From wings, Livingston makes grand entrance Louisiana conservative responds to Republicans' poor election results

November 07, 1998|By Susan Baer | Susan Baer,SUN NATIONAL STAFF Sun staff writers David Folkenflik and Karen Hosler contributed to this article.

WASHINGTON -- Needing a lawmaker with nerve enough to slash beloved federal programs, House Speaker Newt Gingrich plucked Rep. Bob Livingston out of the pack of Appropriations Committee members nearly four years ago and propelled him into the powerful and coveted chairman's seat.

Yesterday, Livingston proved he had nerve enough -- and then some.

The lanky, conservative Louisiana Republican announced he was challenging his former mentor -- "my dear friend, Newt Gingrich, my friend for the last 20 years" -- for the speaker's own job, prompting Gingrich only hours later to take the stunning step of resigning from Congress.

The pragmatic and courtly, yet quick-tempered Livingston, 55, was close to announcing his own retirement from the House last spring, interested in pursuing a more lucrative line of work such as lobbying. But after entreaties by business leaders and Gingrich himself, the lawyer and former assistant U.S. attorney reversed course. He decided to run for a 12th term and position himself to succeed Gingrich as speaker whenever his longtime friend stepped down.

Election prompts action

But in the wake of the GOP's surprisingly poor showing in Tuesday's election, Livingston decided that, loyal friend or not, he would not wait.

"I just think that my talents as a manager are more in demand than his are," Livingston said at a news conference yesterday.

As he delicately hinted, where Gingrich was the dreamer, he is the doer, the one "making sure the trains run on time."

Livingston was given the most practical of jobs when the Republicans took over the House: cutting the rate of federal spending dollar by dollar to make good on the GOP promise to shrink the government.

On his first day as appropriations chairman, in case anyone doubted his budget-cutting zeal, he showed up with a machete, a Bowie knife, and an alligator-skinning knife or "Cajun scalpel."

Later that year, after he had been working around the clock one day, nerves frayed, energy fading, temper flickering, he was asked if had any second thoughts. "This has been the best year of my life," he said, his face brightening into a huge smile, thrilled at finally being in the center of the action after years in the House minority.

Interest declined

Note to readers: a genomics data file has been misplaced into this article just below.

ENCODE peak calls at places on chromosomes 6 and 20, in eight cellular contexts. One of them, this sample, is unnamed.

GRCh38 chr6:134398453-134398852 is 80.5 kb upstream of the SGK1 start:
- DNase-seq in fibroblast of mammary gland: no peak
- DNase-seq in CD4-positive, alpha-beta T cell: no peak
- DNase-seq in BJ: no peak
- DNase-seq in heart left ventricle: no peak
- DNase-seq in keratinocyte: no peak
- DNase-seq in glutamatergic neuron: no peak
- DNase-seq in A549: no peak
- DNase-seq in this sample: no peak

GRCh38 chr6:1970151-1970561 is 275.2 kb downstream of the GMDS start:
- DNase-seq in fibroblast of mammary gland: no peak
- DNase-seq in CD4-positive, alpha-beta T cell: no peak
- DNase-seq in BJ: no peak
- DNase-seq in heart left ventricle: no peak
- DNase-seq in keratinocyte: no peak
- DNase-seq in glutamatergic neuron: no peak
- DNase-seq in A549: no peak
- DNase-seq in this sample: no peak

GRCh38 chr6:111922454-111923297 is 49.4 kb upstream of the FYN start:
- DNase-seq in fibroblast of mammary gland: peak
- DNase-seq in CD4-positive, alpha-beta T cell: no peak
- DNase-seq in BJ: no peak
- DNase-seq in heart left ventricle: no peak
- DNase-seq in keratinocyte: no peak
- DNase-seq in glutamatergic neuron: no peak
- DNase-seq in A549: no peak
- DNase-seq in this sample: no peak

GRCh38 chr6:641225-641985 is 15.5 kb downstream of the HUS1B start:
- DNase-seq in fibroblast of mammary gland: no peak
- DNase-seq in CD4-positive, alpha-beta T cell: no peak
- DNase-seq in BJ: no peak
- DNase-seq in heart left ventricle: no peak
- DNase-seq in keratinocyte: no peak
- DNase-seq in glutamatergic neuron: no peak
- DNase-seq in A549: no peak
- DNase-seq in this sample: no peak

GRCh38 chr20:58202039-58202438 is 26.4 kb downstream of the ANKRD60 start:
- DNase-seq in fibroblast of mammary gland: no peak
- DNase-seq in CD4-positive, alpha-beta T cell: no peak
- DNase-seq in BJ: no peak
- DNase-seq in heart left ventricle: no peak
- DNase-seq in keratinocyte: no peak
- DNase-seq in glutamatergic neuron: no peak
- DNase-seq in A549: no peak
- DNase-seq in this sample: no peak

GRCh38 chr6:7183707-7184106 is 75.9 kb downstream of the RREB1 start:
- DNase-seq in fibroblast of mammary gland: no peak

But as the Republicans' political fortunes have waxed and mostly waned since then, Livingston has lost enthusiasm for the cause as defined by Gingrich and also has become less involved.

Last month, Livingston was miffed at being largely left out of the loop when Gingrich, House Majority Leader Dick Armey and Senate GOP leaders negotiated a $500 billion spending bill with the White House behind closed doors. The bill was widely criticized by conservatives who had been committed to using the budget surplus to cut taxes rather than increase government spending.

As much as Livingston disliked the bill -- and the way it was put together -- he didn't want a reprise of the 1995 government shutdown, an occasion that led to one of his most controversial moments on Capitol Hill.

As Republicans voted, three days before Christmas, to extend the government shutdown, Livingston bellowed on the House floor, in Churchillian fashion: "We will never, never, never give in. We will stay here until doomsday."

Replayed over and over on television, he became as much a symbol as Gingrich of GOP intransigence.

"His temperature rises, and he's off," said Maryland Rep. Steny Hoyer, a Democrat on the Appropriations Committee.

But Hoyer, who considers Livingston a good friend, said the Louisiana lawmaker "has become less confrontational, less partisan and more trying to forge agreement" in the past three years.

"Bob Livingston is essentially an institutional member," Hoyer says. "He cares about the institution. He realizes that in order to get a product in a clearly divided body, it is necessary to pass bills that have an appeal to both sides. He's a conservative, but not a zealot."

Rep. Barney Frank, a Massachusetts Democrat, lamented that a Livingston speakership would probably harm the Democrats' fortunes. Not only would Livingston be seen by voters as a more appealing figure to lead the GOP, but the Democrats will be deprived of Gingrich, whom they had held up as a figure to be reviled.

Modest beginnings

Bearing the name of the New York aristocrat who administered the oath of office to George Washington and helped negotiate the Louisiana Purchase, Livingston reflects the conservatism of the nearly all-white New Orleans suburbs that he represents.

Despite his ancestry, Livingston grew up in modest circumstances, enlisting in the Navy after his freshman year at Tulane University, but returning to Tulane several years later to graduate and earn a law degree.

Coincidentally, Livingston pointed out yesterday, he graduated from Tulane Law School the same year Gingrich received his doctorate in history from Tulane University's graduate school.

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